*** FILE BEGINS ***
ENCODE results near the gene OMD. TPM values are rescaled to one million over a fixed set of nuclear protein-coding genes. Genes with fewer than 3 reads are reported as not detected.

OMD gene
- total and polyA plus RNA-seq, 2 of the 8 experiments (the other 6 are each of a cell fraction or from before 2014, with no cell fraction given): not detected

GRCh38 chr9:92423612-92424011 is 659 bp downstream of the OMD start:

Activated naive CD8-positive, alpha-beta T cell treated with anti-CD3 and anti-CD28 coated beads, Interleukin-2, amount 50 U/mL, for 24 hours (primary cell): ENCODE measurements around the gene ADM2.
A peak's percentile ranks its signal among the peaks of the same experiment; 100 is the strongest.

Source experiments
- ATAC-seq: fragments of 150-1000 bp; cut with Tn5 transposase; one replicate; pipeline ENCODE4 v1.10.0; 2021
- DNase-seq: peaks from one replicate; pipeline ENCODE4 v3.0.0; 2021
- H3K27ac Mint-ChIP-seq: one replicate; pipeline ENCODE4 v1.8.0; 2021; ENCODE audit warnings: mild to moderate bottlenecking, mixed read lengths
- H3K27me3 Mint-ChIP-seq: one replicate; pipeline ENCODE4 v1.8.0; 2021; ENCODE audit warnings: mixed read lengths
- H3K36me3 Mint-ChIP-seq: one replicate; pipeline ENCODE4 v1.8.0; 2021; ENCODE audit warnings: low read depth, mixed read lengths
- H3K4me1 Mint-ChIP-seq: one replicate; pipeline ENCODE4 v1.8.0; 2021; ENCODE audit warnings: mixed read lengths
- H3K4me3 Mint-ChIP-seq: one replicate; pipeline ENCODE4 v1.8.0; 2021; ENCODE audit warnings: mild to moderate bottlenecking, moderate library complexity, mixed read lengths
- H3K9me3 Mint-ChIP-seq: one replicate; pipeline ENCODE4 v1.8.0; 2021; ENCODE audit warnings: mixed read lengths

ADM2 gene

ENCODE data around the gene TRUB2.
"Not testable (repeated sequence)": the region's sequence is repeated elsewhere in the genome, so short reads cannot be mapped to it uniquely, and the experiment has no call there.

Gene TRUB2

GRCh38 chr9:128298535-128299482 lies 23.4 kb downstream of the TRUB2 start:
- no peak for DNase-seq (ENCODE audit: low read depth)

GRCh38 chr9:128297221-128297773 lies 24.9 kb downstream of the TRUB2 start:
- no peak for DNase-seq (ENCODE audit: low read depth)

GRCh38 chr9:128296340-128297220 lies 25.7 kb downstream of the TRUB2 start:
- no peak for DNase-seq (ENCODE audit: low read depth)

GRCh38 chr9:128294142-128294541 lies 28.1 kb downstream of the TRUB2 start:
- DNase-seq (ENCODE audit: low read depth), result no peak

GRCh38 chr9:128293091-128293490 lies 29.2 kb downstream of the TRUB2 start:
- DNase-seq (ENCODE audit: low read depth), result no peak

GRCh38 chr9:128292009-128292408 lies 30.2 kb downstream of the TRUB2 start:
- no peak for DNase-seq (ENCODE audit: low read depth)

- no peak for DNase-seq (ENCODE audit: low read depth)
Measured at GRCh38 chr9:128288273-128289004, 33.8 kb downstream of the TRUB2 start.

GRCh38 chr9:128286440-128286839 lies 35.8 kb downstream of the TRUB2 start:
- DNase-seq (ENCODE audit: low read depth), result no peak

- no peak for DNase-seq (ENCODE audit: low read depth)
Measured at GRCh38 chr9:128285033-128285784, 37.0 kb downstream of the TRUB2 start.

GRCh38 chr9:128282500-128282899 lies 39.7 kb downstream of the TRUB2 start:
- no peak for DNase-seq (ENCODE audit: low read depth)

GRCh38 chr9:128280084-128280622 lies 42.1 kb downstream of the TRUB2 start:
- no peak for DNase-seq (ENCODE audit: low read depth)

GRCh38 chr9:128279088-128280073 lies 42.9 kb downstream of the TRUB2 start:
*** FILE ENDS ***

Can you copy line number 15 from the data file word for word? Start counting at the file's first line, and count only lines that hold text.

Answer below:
- H3K9me3 Mint-ChIP-seq: one replicate; pipeline ENCODE4 v1.8.0; 2021; ENCODE audit warnings: mixed read lengths